London's Aspinalls Denies Culture Of Racism As Croupier Sues

October 15, 2021
Lawyers for exclusive Mayfair casino Aspinalls have denied the company has an “institutional culture of racism or sexism" after being sued by a black croupier who says she was subjected to "violating" racism and sexism.


Lawyers for exclusive Mayfair casino Aspinalls have denied the company has an “institutional culture of racism or sexism" after being sued by a black croupier who says she was subjected to "violating" racism and sexism.

Semhar Tesfagiorgis said she was the victim of direct and indirect race and sex discrimination while working at Aspinalls, including management’s alleged granting of a wealthy gambler’s request for a "fair-skinned" dealer.

She is bringing action against Crown London Aspinalls, managing director Michael Branson and human resources manager Laura Attrill at the Central London Employment Tribunal.

Aspinalls lawyer Kerenza Davis told the tribunal that the allegations did not meet requirements for discrimination.

She said Tesfagiorgis had complained about "a handful of discreet incidents”, including managers complying with the patron's requests for a white dealer, and a similar incident where a patron's request for a white female dealer was granted.

Davis said that since the incidents allegedly happened "over several years" and managers had changed since then, there was "no evidence of an institutional culture of racism or sexism" at the casino.

"While the requests themselves may have related to race or sex, any decision to accommodate them was not because of the claimant's race or sex. It would have been because of a wrong perception by the junior manager to accommodate patrons' requests,” Davis said.

"The people involved were uncomfortable with the request and felt too uncomfortable to challenge it,” she said. "This does not make it right but it doesn't fall within the claims of discrimination."

Tesfagiorgis said that after the request for a white dealer was made, Branson told her in a private meeting that she could not expect his staff to "turn away a million-pound customer" and that the patron could not be racist because he had a non-white friend.

Tesfagiorgis’ lawyer, Elaine Banton, described her experience as "violating".

"I can't think of anything more crushing than being told to your face that 'we don't want you, we want a white woman', knowing that your employer is going to action that. Of course it's violating."

Banton told the tribunal that the casino no longer had any black female staff, and all black male employees work "behind the scenes" as kitchen or waiting staff, rather than being "front of house".

"It is no accident that there are no black men working in the casino and no black females in management,” she said.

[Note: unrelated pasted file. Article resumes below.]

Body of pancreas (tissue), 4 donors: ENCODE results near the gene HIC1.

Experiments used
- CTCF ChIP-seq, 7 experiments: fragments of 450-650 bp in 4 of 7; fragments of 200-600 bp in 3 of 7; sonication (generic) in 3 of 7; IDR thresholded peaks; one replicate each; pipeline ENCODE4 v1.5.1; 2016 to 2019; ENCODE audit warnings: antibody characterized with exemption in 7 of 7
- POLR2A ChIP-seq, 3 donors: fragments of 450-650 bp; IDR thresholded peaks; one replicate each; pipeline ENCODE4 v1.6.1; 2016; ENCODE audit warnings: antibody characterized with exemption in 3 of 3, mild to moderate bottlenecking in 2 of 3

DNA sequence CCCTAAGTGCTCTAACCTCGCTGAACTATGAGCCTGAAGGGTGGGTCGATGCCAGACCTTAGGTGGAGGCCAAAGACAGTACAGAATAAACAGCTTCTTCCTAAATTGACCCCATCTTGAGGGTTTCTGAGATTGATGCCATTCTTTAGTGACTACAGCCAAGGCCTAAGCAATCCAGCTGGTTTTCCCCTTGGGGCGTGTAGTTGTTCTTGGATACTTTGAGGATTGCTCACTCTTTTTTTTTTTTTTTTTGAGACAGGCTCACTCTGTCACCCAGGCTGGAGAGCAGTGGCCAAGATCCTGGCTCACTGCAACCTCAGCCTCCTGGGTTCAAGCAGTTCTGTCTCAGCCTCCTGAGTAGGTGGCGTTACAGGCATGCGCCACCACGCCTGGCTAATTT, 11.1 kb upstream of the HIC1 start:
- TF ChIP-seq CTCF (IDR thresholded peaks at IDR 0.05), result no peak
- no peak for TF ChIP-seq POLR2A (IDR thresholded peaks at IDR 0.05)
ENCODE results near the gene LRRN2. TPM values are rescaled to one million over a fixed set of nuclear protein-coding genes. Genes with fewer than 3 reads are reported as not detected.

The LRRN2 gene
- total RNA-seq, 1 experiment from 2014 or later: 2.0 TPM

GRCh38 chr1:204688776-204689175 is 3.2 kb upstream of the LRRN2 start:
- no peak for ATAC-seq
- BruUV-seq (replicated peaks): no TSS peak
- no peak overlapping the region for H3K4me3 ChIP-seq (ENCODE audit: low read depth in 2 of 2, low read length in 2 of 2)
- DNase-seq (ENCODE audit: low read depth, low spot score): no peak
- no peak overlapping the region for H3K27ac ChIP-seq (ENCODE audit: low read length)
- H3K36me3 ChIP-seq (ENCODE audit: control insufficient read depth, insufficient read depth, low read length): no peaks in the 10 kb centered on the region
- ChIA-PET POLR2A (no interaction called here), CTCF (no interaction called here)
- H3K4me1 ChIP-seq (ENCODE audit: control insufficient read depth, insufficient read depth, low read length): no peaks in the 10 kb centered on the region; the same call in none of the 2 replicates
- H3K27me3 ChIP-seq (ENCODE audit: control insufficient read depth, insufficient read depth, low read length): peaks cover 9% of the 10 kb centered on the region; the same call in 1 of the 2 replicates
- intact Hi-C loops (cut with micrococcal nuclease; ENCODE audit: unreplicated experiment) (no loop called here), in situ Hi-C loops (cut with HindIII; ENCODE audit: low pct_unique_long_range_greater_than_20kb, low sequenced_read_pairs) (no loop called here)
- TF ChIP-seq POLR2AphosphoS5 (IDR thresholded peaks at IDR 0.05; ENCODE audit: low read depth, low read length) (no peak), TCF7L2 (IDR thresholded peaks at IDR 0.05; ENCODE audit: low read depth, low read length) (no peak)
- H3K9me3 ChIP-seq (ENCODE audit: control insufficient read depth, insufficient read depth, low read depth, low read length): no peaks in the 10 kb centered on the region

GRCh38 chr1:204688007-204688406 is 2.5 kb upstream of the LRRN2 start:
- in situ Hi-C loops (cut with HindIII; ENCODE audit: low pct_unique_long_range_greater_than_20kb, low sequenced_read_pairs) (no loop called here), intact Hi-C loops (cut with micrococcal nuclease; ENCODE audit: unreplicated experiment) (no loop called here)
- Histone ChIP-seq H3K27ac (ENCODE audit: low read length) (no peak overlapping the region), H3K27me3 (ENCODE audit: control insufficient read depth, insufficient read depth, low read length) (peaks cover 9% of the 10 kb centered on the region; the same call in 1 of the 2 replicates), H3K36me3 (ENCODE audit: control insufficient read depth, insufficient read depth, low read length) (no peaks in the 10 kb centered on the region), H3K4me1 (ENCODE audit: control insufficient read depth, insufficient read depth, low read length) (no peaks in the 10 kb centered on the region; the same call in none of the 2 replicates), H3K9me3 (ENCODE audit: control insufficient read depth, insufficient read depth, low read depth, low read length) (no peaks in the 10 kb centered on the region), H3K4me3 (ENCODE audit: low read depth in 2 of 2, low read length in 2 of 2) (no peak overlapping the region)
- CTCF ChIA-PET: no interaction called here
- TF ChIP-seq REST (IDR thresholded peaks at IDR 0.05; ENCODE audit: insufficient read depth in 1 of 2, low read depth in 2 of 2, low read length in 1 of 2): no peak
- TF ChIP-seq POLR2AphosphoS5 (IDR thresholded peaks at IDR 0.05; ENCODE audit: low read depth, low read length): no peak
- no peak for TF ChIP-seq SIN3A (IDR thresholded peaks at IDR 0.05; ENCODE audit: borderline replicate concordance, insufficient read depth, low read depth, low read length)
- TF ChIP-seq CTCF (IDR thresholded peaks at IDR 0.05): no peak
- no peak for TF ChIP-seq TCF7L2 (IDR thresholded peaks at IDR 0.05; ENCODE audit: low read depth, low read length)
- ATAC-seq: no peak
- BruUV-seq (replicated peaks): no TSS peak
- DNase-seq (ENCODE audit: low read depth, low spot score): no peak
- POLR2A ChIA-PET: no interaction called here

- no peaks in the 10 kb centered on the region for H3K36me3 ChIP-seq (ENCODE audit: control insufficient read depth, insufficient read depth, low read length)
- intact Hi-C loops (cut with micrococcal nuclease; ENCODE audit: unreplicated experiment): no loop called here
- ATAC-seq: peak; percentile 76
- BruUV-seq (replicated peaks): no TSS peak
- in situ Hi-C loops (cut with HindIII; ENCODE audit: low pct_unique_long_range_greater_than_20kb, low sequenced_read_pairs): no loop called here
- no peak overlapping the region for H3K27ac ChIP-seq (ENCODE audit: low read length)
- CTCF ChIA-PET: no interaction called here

Earlier, Banton said an email had been forwarded to Attrill in 2017, after Tesfagiorgis had complained of a racist incident at the casino, suggesting that staff and management discuss how racist incidents were handled. But this did not materialise.

“That opportunity was missed and it was not addressed,” Banton said.

She told the tribunal that at the time of the 2019 complaint, Aspinalls had just three black front-of-house staff members, all of whom were women.

Attrill said there were black members of staff in other departments across the company and an unacceptable behaviour policy was in place that outlined what staff members should do if patrons break the rules.

Banton said: "I suggest that there was a systemic issue at the workplace that involved racial profiles that should have been addressed."

Tesfagiorgis, who is British and of East African heritage, was employed as a dealer at the casino from 2007 until she was furloughed in 2020.

All three respondents have denied the claims against them.

Aspinalls casino was set up by gambling club host and animal enthusiast John Aspinall in the 1960s, and was bought by Australian entertainment group Crown Resorts in 2011.

The case continues.

Meanwhile, a lack of tourists in London has had an impact on Grosvenor Casinos, which suffered a 20 percent fall in net gaming revenues in the third quarter compared with 2019.

Rank Group, its owner, said revenues outside the capital were close to pre-COVID levels, although Mecca Bingo halls were down 22 percent as older and more frequent customers have been slower to return.

Rank's UK digital business returned to growth, rising 12 percent.

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